” Early in life, I was visited by the bluebird of anxiety”, Woody Allen
Anxiety is the root cause of fibromyalgia, particularly at an early age, or even in the womb. So, how is one to overcome the early stages of this deep seated emotional characteristic which those of us with fibromyalgia struggle with on a day to day basis? Even more significant: how do we explain to others that the challenges of life-long anxiety cannot be overcome with those who lack empathy or compassion who suggest we just get on with life and stop complaining? It would seem as though I begin each new blog with a series of questions that aren’t easily answered.
It is fear that triggers the amygdala to release neurotransmitters. In turn the hypothalamus dumps adrenaline which causes the elevated heart rate, flushing, shallow breathing and other physiological symptoms. Fear and anxiety are two sides of the same coin. I can trace my early anxieties/ fear to anxious parenting, Catholic nuns who terrified me with thoughts of hell, a crisis of moving from a large city to a small town as an adolescent, a 17 year old who like others of the day, was used as a source of free labour in a diploma based nursing school, nursing in general, an early bad marriage, three C sections, a divorce, completing a PhD as a single parent, being stalked, remarriage with a blended family of five teenagers, caring for elderly parents, and finally a heart attack, followed by a hip replacement. Now, of course, aging has reared its challenging head. Each new crisis, no matter the seriousness, triggers the amygdala. One might look at this list and believe it is not as horrific as the life of those who suffer greater atrocities. Nonetheless, there are two kinds of people- those who thrive in acute stress situations and those who don’t. I am of the latter kind of persons, born as a highly sensitive person.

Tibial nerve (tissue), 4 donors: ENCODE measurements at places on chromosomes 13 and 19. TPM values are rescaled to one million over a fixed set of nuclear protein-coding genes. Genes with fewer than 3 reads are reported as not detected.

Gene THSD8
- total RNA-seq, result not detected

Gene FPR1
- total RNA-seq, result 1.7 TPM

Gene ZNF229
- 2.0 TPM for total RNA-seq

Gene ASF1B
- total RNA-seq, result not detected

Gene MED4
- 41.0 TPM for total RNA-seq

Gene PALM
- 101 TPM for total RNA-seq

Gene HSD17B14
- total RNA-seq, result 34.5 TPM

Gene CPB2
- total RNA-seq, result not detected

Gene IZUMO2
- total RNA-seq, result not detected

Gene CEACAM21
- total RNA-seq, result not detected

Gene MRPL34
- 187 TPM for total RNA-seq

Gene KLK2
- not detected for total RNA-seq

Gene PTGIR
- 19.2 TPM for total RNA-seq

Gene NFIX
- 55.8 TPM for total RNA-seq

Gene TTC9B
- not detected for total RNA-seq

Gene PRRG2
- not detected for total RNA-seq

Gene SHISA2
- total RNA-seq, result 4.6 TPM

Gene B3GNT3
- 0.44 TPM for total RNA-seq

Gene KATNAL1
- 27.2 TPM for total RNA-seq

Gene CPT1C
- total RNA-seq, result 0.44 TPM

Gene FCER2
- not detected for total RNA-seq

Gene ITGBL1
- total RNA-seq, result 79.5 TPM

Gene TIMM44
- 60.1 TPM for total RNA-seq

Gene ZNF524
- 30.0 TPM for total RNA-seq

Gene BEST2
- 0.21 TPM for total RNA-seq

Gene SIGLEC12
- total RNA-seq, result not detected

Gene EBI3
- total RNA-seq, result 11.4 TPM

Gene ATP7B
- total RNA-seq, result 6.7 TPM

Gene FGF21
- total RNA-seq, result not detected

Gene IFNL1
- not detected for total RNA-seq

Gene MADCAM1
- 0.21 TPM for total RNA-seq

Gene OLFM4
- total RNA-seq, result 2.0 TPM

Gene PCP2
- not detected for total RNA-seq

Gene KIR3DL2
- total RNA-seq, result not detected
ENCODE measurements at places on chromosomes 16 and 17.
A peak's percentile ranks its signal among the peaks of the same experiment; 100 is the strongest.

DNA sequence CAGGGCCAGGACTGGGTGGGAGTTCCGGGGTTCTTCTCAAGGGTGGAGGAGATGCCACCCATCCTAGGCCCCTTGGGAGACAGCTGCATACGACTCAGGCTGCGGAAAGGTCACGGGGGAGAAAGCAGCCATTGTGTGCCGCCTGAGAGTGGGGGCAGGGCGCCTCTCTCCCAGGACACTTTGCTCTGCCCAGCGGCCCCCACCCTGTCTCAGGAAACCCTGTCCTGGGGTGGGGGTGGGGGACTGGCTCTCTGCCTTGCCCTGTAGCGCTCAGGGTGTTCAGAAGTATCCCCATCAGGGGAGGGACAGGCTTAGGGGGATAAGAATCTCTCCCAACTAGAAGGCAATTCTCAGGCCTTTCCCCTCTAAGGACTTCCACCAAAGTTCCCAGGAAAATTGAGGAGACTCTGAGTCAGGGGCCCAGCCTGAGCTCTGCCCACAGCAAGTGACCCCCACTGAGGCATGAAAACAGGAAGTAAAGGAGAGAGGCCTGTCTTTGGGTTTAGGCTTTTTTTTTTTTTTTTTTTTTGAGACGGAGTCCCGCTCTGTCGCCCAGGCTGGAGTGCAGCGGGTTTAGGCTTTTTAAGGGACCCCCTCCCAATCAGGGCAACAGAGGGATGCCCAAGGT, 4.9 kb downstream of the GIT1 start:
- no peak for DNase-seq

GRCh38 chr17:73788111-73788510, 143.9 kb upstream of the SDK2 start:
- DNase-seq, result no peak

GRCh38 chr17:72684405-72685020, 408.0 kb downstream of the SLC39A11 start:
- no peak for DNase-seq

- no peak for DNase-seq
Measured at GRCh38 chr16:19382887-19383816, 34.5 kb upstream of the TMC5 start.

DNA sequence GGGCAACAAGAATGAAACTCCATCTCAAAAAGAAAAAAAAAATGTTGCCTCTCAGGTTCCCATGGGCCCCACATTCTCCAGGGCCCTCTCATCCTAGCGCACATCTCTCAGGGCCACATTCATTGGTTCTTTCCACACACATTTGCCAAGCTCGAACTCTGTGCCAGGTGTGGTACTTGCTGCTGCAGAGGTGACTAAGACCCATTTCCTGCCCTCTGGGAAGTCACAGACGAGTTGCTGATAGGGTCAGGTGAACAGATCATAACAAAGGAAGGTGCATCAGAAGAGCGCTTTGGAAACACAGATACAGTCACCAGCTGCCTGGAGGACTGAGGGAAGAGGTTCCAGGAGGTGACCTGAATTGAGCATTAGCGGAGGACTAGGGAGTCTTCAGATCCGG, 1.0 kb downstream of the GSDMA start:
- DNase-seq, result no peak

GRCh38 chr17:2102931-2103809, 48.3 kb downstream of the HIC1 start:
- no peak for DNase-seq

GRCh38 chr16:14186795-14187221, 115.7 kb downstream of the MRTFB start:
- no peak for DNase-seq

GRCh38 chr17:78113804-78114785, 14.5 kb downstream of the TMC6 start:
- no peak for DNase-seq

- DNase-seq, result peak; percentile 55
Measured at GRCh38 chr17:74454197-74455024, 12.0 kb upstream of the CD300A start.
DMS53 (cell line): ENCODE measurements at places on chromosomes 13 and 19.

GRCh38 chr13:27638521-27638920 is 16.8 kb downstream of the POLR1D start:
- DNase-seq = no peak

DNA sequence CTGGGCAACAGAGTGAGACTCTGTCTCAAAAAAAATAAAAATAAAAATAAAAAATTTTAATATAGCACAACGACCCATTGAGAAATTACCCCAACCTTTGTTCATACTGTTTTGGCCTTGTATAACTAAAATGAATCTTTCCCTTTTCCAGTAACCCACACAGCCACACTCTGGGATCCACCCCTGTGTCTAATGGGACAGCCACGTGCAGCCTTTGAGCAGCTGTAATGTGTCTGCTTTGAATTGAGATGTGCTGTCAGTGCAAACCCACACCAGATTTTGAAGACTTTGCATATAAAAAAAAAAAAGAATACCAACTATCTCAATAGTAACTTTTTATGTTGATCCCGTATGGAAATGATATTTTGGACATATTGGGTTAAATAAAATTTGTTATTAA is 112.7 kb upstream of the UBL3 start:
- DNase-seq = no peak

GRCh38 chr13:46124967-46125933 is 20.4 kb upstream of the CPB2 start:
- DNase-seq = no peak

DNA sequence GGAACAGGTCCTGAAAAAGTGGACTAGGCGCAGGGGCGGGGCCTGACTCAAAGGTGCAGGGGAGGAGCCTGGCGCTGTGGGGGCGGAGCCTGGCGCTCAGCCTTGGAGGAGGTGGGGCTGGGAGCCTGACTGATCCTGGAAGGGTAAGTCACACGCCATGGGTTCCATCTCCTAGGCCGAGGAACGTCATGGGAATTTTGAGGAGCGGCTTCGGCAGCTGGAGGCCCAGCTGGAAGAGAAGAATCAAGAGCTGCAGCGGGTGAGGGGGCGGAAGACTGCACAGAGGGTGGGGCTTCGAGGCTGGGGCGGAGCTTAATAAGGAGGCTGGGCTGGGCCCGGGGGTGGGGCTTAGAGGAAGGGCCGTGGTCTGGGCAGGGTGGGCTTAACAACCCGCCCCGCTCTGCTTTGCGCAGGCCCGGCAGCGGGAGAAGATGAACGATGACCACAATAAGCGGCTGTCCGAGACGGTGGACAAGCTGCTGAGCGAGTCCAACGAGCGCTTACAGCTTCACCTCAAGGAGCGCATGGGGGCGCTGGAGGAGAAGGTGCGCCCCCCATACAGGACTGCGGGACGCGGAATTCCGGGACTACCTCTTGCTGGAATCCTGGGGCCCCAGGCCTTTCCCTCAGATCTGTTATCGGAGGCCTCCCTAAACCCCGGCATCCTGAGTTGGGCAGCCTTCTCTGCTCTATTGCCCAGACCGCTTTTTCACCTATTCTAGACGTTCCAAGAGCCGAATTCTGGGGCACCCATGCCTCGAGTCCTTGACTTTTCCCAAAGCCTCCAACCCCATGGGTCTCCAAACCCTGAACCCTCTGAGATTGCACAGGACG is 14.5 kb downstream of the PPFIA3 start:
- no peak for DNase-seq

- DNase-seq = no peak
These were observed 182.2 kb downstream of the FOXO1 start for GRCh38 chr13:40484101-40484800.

“We don’t see things as they are, we see them as we are”, Anaïs Nin
One of the common sayings in Mindfulness Meditation is that thoughts are not facts. In the chronic pain clinics we are told that hurt does not necessarily mean harm. B.K.S Iyengar, a yoga master, says to think light and feel light. But what are we to do when we are in a state of high arousal, waiting for disaster to fall, whether it be in the form of new symptoms or the same old ones we have become accustomed to over these many years? How are we to reduce the amount of anxiety and /or trauma we live with everyday?
There are many strategies that one could employ but key is to keep watch over our breath. Breathing is key to meditation, yoga and living with chronic pain. A state of mind is crucial to living a life of ease (somewhat) in spite of the daily challenges we face with this condition of fibromyalgia. We are told to be vigilant about our breathing and it is well documented that we are people who hold our breaths when thoughts become fearful. It is our minds that are in need of reassurance that the worst is not to befall us.
“Self-compassion is a more effective motivator for change than self- criticism”, Kristin Neff
Those of us with a chronic health condition are generally very critical of ourselves. Our self talk is filled with anger for not “pulling ourselves up by the boot straps”and living life in a more positive way, instead of succumbing to anxiety and depression. We often feel like failures, particularly when we hear of others who might have the same degree of suffering that we have but who appear to be doing so much better than we are. We are much more kind to others than we are to ourselves.